How spatial planning can enable pathways to the implementation of sustainable urban drainage systems in the city bowl, Cape Town

Master Thesis


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University of Cape Town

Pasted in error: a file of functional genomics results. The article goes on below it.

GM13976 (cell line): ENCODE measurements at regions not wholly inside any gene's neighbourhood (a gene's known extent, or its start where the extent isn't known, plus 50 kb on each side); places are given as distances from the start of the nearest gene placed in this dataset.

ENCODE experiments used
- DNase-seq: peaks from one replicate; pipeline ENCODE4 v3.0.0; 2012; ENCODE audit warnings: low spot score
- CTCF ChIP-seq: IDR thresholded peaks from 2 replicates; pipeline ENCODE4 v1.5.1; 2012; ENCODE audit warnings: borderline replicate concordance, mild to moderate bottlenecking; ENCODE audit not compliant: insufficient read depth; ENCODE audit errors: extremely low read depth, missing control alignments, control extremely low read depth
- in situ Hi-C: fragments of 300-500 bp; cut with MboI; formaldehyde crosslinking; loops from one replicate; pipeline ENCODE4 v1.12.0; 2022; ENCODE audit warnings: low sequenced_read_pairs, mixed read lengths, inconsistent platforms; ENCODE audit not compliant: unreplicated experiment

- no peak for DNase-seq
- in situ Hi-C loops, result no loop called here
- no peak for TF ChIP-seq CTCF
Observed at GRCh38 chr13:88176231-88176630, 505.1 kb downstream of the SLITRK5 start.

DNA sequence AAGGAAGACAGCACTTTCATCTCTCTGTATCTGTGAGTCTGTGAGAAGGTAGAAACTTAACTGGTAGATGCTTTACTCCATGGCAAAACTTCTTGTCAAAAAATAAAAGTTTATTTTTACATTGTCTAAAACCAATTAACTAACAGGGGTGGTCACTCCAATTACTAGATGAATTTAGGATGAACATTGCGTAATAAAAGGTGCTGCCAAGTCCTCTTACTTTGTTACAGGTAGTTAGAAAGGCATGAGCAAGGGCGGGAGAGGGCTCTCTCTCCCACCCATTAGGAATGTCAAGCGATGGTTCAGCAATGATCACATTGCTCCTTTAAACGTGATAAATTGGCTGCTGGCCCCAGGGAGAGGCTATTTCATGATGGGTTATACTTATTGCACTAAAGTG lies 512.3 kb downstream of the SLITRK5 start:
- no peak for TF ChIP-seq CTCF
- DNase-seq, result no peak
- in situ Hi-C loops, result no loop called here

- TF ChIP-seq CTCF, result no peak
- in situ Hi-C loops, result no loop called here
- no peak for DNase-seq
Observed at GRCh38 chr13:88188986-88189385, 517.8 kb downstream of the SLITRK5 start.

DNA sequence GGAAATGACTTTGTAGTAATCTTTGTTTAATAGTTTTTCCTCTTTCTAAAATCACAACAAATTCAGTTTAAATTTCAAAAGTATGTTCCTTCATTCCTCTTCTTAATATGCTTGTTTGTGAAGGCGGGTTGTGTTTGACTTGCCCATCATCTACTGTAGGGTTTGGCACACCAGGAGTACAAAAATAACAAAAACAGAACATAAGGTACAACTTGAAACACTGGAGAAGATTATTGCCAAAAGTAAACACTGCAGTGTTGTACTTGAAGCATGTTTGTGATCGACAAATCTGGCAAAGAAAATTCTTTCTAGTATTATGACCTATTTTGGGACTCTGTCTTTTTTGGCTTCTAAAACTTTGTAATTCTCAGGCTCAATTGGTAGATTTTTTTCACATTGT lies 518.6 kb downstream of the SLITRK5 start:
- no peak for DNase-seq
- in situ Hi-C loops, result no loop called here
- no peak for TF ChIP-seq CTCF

The dramatic global trend of population growth has led to a rapid urbanisation, resulting in unprecedented land cover change. The incarnation of accompanying developed has typified impermeable surfaces. These surfaces have disconnected the stormwater component of the natural hydrological cycle, disregarding it as a nuisance and designing it to be rapidly removed from urban areas. Utilising Sustainable Urban Drainage Systems (SUDS) offers opportunities in urban areas to recycle the water and challenge the perception that stormwater is a nuisance and of no value. The current context of drought experienced by Cape Town has highlighted the need for less reliance on surface water resources; implementing SUDS could be a way of reconnecting the hydrological urban water cycle. It could also help to repair the human disconnect from nature that is prevalent in urban areas. The research question explored the role of spatial planning in enabling the implementation of SUDS in the City Bowl, Cape Town. While conceptual and technical frameworks have been developed for SUDS in South Africa, at present there is no spatial guide as to how these interventions could be realised in a specific context and area. This research utilise s the tools of spatial planning to re-imagine the City Bowl in relation to water. The case study methods used, enabling a detailed understanding of the site. This was complemented by interviews with various planning professionals in order to understand the current role spatial planning plays in terms of implementing SUDS. The research suggest is that whilst SUDS has many constraints, the opportunities that they provide for improving water quality and quantity, and surrounding amenities, suggests that this is one which has to be embraced if the City Bowl is going to respond innovatively and sustainably to the drought. It also highlights the need to improve coordination across different spheres and departments of governance, and emphasises the need to value local community knowledge. A prevalent silo approach to complex problems is no longer acceptable. The implications of the research are that implementing SUDS in the City Bowl requires planners to embrace a water literacy approach to spatial plans, and in doing so, return the focus to water